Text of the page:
This comes via what the team calls the Clubify content delivery engine (CDE), which is accessible by a web portal used by sports club administrators to deliver news, fixtures and results to their app users, as well as to accept payments for membership and fundraising.
To make the process as seamless and friction-free as possible, clubs can integrate their existing social media platforms and, with a single click, update the app, website, Facebook and Twitter.
Since the app’s launch in October 2015, Clubify has registered more than 350 clubs on the platform, spanning different sports, including GAA, soccer, rugby, hockey, golf and athletics. The app is already global, with clubs in six different countries – including Ireland, the UK, the US and Canada – signing up.
“We started the LaunchPad programme at NDRC in September 2016 for 12 weeks and reassessed our revenue model, and changed from our original freemium model to a monthly SaaS model,” the founding team explained. “[We] converted our first paying customer in October and processed our first membership payment in November of last year.”
Both co-founders took up full-time positions in the company in September 2016 and have been concentrating on business development, with regular trips to the UK and Stateside now the norm as they work on converting ongoing trial users to new customers.
“We are aiming to close a seed round later this year, which will enable us to achieve our proposed market share throughout 2018,” they said.
“The biggest challenge for us is educating clubs on the importance of communication and, furthermore, on the difference between communication and engagement,” added Quilligan.
“Local sports clubs are underestimating the power of their brand. Supporters want to hear news about their club, but the current forms of communication, such as social media, means their message is being drowned out by other brands. Related to this, some clubs do not see the value in paying for communication but, based on our research, clubs that create a compelling supporter engagement experience – both on and off the pitch – drive greater loyalty, affiliation and, as a result, increased revenues.”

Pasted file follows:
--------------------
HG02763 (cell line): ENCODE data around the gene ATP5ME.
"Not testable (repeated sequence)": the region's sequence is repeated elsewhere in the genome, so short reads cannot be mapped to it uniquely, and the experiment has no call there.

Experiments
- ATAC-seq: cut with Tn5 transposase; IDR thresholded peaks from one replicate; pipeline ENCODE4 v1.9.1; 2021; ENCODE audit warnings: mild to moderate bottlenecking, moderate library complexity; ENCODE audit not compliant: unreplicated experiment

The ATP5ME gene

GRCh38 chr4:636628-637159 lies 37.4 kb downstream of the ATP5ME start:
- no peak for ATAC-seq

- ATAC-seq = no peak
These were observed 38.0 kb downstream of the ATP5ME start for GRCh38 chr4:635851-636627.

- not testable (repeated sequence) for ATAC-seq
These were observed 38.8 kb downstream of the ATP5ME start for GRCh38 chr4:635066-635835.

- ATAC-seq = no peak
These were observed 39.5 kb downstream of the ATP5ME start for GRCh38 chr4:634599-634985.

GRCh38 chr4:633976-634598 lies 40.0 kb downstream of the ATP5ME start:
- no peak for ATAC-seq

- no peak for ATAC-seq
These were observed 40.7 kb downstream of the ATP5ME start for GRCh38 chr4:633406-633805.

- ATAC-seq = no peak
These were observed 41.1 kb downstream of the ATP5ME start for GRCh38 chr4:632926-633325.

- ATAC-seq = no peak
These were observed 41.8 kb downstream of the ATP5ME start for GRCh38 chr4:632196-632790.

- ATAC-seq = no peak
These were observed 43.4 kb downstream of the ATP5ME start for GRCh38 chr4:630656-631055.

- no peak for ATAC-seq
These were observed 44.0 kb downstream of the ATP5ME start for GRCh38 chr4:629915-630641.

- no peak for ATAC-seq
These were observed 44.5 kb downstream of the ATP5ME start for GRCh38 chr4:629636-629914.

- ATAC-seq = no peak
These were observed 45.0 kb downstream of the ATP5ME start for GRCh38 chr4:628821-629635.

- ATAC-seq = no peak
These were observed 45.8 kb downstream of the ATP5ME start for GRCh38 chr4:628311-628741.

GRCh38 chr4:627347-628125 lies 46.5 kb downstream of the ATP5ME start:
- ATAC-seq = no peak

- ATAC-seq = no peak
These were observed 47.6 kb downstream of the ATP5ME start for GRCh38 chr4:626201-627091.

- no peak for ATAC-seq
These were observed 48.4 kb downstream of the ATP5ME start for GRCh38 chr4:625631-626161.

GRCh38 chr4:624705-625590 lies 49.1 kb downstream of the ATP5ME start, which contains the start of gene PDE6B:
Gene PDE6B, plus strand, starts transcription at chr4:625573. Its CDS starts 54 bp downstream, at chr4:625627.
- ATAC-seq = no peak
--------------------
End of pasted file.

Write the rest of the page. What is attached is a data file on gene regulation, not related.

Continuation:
‘We have learned a lot about our ability to respond to setbacks. The key is to stay in the game’
– DECLAN MURPHY AND AIDAN QUILLIGAN
The Clubify founders see themselves as part of a thriving start-up scene in and stemming from Ireland today. “You need look no further than the New York and San Francisco Enterprise Ireland offices to see some of the great companies coming out of Ireland and really making it on the world stage,” they said.
Their three-month stint on NDRC’s LaunchPad programme last year helped them tap into the Dublin start-up networks and, between developer meet-ups, Startup Grind events and the Bank of Ireland Workbenches active around the country, there is never a lack of networking opportunities for the eager entrepreneurs. “The past successes and wealth of experience in the Irish start-up scene really helps us to set targets for ourselves going forward.”
While regular, buzzing networking events are excellent for growing contact lists and getting advice on how to scale from those who have walked the walk, the Clubify pair are cognisant of the need to sort the valuable advice from the noise. “You will receive so many suggestions and pivot ideas that you will get dizzy thinking about implementing them. Remember: there is no substitution for hard work and this is your business and your idea so, when decisions need to be made, let them be your decisions,” they advised.
“Success doesn’t happen overnight. Resilience is undoubtedly one of the biggest requirements if you’re serious about entering the start-up world. From first-hand experience, and from talking to the community around us, no company seems to avoid a few shattering setbacks at the beginning or, at the very least, a very steep slope to success. We’re most definitely not over this phase but we have learned a lot about our ability to respond to setbacks.
“The key is to stay in the game.”